Your child’s communication, language and literacy skills develop at a fast pace in the early years, especially in the first two years of life. While talking comes a little later, your baby communicates with you through her coos, expressions, gestures, smiles and even cries.
Different cries can mean different things. Your baby could be saying “I am hungry”, “I want to be picked up” or even “My diaper is wet”. She loves being with you and listening to your voice when you engage her in conversations as you change her diaper, feed her, bathe her and during story times.
As your baby grows older, at around 4 to 6 months, she starts to respond to different intonations and can even imitate some of these. Your baby will be babbling and may even repeat sounds.
By around 10 to 12 months, she begins to understand that objects have names and may start saying a few words. You will find that your baby is starting to understand simple sentences and can even follow simple directions.
By the time your child is two, you will notice many changes in the way she communicates, the language she uses and in her literacy behaviours. She will be chattering and communicating her needs, wants and preferences through words. She will sing songs and recite rhymes. Include visits to the library, parks and museums to satiate her curiosity!
WHAT CAN YOU DO?
Play the imitation game! Help your baby link words to objects and actions by playing a simple imitation game! For example, shake a rattle and sing "Shake the rattle, baby, shake it!" Hand her a rattle so she can imitate you as you sing and shake the rattle! Play this game with other routine activities. For instance, at dressing up and bath time, you can say "Brush your hair baby, brush it," as you brush her hair.
Help your child model languages. Children need to hear the language that they can model. Talk to your children about things around them; things that interest them and even during meal times. Outings such as a visit to the park or place of interest could also spark ideas for sharing and conversation.
~ Dr Geraldine Zuzarte, Deputy Director, Professional Practices, SEED Institute and Centre Director, The Caterpillar's Cove Child Development and Study Centre
Talk through daily routines. Adding words to daily routines and events will help develop your child's communication and language skills. More importantly, this will help expand his vocabulary. Your child will begin to understand that words have meanings and convey ideas and feelings.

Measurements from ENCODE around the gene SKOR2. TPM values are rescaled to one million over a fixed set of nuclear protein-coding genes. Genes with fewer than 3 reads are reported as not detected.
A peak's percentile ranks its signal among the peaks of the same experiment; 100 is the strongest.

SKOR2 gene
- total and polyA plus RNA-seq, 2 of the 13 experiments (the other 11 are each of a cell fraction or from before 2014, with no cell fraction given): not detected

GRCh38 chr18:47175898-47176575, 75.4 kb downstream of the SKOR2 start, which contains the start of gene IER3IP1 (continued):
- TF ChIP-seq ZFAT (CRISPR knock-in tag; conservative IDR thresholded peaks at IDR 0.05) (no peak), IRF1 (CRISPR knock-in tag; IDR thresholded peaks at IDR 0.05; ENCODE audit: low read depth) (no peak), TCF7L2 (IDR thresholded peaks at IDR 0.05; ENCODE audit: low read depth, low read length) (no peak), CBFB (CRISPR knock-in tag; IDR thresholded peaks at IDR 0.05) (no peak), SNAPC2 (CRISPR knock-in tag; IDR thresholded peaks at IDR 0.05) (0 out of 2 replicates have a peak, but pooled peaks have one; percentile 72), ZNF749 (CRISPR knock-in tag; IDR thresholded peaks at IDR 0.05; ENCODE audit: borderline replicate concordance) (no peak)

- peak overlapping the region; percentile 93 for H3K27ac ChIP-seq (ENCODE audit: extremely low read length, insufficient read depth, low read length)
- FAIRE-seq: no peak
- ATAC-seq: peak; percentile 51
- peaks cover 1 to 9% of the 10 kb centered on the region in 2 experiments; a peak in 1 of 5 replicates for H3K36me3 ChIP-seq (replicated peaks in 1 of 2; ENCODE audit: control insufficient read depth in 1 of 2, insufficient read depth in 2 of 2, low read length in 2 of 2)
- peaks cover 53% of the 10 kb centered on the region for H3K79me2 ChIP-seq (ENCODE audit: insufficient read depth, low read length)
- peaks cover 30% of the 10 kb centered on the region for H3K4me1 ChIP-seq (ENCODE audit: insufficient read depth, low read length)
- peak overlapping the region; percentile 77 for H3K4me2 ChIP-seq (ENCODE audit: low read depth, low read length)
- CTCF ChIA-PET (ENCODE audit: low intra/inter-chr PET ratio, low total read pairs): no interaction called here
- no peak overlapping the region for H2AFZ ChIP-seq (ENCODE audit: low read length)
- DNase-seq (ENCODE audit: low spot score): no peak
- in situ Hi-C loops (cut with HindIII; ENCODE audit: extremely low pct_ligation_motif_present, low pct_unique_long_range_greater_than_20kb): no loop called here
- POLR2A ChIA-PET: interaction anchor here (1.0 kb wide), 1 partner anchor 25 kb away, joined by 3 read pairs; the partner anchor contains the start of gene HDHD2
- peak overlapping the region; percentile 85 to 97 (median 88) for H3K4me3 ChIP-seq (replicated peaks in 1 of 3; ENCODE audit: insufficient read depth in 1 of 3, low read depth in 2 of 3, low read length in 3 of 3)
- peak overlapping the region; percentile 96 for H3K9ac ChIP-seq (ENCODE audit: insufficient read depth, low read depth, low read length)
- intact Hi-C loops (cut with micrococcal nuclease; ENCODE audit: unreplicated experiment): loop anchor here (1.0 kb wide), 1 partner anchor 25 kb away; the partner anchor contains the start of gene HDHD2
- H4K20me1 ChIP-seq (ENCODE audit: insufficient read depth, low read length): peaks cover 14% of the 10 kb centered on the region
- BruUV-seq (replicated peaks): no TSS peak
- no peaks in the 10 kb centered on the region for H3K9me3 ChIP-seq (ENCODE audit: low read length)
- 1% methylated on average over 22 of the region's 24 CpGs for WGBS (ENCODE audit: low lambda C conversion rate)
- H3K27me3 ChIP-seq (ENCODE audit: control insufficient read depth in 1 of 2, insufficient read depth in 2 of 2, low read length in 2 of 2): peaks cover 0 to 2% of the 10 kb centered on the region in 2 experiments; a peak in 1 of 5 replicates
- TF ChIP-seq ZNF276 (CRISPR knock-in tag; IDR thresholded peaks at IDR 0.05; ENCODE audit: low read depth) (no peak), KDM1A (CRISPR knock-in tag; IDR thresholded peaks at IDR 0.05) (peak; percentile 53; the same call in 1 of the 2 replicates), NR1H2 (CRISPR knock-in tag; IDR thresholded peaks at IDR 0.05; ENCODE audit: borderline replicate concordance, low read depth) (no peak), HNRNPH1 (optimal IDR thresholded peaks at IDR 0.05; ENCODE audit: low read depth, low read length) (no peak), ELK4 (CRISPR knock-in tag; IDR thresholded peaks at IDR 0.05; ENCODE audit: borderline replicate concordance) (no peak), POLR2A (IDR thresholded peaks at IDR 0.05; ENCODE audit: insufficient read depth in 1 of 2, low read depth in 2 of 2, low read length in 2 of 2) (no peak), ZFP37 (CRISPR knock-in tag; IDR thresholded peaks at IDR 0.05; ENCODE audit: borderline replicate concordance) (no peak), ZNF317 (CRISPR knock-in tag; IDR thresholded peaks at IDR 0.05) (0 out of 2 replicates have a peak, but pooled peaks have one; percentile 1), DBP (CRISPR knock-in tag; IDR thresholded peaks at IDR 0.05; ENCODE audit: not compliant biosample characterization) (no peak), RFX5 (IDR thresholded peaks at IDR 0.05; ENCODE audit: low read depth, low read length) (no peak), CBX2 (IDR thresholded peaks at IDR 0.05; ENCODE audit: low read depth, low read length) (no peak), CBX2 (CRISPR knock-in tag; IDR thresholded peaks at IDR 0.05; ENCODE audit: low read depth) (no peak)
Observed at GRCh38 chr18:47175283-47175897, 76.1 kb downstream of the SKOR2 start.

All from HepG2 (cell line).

Have face-to-face interactions. Your baby loves looking at your expressions when you talk. Use every chance to engage her face-to-face. Be sensitive to your baby’s cues. Once she starts looking away, switch to another activity as she is telling you enough. Young children have short attention spans. Using eye contact helps her practise prolonged attention. Face-to-face interactions allow your child to observe how we show emotions and communicate.
Create a photo montage. On your next shopping trip or outing with your child, take photographs. The combination of several photographs can be used to talk about and recall different aspects of the experiences. This activity builds your child’s vocabulary as she begins to relate to familiar pictures or scenes and link them to words.
Make a grocery list. Draw up the list with your child. Let him suggest some items for the list. For example, ask him what he would like to buy for breakfast. Let him see how you write the letters. This can help your child increase alphabetical awareness, link words to objects and learn about the meaning of print.
Ask questions. This will set your child thinking. Even if she does not answer, pause a moment or two before you respond. This is a great way to encourage conversations with your child as you interact with her everyday. Tell her about your day and ask how was hers. She will enjoy having small talks with you.
Keep sentences short. Use brief sentences, but do not be afraid to use lots of different words. The more words your child is exposed to, the better. This will help your child develop early literacy through listening and your interactions with him.
Make Small Talk. Your baby or toddler is listening. Make use of every opportunity you get to talk to her. Point out objects and name them. Speak slowly and use a higher-pitched voice as this helps your child to hear the sounds of the letters better.
Read daily! Set aside a period each day for story-time with your child. You may skip pages or simply focus on a character as your child's attention span may vary from less than a minute to two to three minutes at this age.
Recite and sing rhymes and songs with actions. Be animated and use different voices like high and low pitches to engage your child’s attention. Your playful voice will capture her interest.
Engage in finger play. Rhymes like ‘Incy-wincy Spider” and “10 Little Fingers” have fun and engaging finger play actions which you can do with your baby. If your child is older, she can imitate your actions.
Make routine tasks engaging and stimulating. Have a conversation with your child during caregiving times, such as diaper-changing, showering and feeding. Describe your actions and tell your child what you are doing. For example, you can talk about the textures and colours of the food on her plate.
Puppets are interesting. Playing with puppets can help enhance your child’s language development. Use the puppet to recite a rhyme or a chant, and encourage your child to do the same.
Share a book. Talk about the pictures, characters and colours. Ask your toddler about her favourite characters or books.